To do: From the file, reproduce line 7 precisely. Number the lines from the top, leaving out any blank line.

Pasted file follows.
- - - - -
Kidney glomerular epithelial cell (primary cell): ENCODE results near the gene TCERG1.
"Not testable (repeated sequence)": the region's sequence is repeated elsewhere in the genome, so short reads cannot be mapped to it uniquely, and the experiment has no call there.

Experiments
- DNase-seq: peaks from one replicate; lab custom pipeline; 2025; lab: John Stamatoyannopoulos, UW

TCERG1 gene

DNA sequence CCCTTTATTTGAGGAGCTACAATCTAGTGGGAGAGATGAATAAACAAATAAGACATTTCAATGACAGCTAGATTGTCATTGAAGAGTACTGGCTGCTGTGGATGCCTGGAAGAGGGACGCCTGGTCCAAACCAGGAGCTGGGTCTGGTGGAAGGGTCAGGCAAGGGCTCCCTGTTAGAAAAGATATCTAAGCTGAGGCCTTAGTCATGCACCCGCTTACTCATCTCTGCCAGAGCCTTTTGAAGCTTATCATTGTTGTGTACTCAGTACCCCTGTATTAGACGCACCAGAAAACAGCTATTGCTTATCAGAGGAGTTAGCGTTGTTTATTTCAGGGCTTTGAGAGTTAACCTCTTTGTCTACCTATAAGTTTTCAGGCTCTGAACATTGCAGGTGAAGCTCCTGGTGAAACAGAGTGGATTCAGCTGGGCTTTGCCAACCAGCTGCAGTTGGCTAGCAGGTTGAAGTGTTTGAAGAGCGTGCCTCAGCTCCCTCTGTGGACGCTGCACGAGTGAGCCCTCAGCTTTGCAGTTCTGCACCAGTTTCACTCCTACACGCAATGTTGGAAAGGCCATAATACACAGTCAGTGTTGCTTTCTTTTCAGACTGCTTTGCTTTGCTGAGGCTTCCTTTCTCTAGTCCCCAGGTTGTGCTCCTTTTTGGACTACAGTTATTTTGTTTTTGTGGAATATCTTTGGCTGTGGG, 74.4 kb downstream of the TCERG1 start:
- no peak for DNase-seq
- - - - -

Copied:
- no peak for DNase-seq